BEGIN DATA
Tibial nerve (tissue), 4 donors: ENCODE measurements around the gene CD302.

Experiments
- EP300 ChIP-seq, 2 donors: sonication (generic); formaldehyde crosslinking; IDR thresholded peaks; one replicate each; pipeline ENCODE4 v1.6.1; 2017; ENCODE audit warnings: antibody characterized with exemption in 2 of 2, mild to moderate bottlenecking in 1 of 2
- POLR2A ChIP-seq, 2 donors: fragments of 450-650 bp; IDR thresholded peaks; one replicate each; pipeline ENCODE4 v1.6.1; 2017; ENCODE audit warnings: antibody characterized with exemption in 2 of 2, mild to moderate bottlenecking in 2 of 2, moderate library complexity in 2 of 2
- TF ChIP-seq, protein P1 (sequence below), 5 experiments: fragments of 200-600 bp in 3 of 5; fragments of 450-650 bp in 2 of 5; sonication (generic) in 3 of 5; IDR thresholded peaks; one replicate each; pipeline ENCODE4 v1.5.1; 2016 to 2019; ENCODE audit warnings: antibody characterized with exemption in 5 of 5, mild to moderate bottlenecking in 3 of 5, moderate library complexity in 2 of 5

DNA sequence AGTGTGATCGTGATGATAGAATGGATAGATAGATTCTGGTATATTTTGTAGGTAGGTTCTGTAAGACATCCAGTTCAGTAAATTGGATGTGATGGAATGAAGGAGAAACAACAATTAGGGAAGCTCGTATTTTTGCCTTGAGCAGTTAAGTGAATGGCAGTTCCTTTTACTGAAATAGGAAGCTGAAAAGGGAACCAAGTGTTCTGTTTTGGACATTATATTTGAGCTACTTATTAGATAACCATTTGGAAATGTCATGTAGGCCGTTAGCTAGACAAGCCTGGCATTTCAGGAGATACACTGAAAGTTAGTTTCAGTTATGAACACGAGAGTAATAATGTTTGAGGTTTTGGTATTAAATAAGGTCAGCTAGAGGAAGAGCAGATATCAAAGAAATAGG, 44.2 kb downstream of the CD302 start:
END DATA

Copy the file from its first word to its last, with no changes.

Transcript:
Tibial nerve (tissue), 4 donors: ENCODE measurements around the gene CD302.

Experiments
- EP300 ChIP-seq, 2 donors: sonication (generic); formaldehyde crosslinking; IDR thresholded peaks; one replicate each; pipeline ENCODE4 v1.6.1; 2017; ENCODE audit warnings: antibody characterized with exemption in 2 of 2, mild to moderate bottlenecking in 1 of 2
- POLR2A ChIP-seq, 2 donors: fragments of 450-650 bp; IDR thresholded peaks; one replicate each; pipeline ENCODE4 v1.6.1; 2017; ENCODE audit warnings: antibody characterized with exemption in 2 of 2, mild to moderate bottlenecking in 2 of 2, moderate library complexity in 2 of 2
- TF ChIP-seq, protein P1 (sequence below), 5 experiments: fragments of 200-600 bp in 3 of 5; fragments of 450-650 bp in 2 of 5; sonication (generic) in 3 of 5; IDR thresholded peaks; one replicate each; pipeline ENCODE4 v1.5.1; 2016 to 2019; ENCODE audit warnings: antibody characterized with exemption in 5 of 5, mild to moderate bottlenecking in 3 of 5, moderate library complexity in 2 of 5

DNA sequence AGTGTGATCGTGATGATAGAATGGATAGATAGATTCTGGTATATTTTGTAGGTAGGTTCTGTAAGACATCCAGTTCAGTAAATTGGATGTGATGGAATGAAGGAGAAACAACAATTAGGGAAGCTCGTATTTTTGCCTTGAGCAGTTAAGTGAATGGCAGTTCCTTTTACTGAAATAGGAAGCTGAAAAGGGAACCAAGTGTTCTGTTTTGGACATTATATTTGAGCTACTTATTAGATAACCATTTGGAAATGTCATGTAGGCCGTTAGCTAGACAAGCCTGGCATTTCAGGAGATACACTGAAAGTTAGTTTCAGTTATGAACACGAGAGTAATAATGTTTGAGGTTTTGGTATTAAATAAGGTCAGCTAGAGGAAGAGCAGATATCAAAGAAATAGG, 44.2 kb downstream of the CD302 start: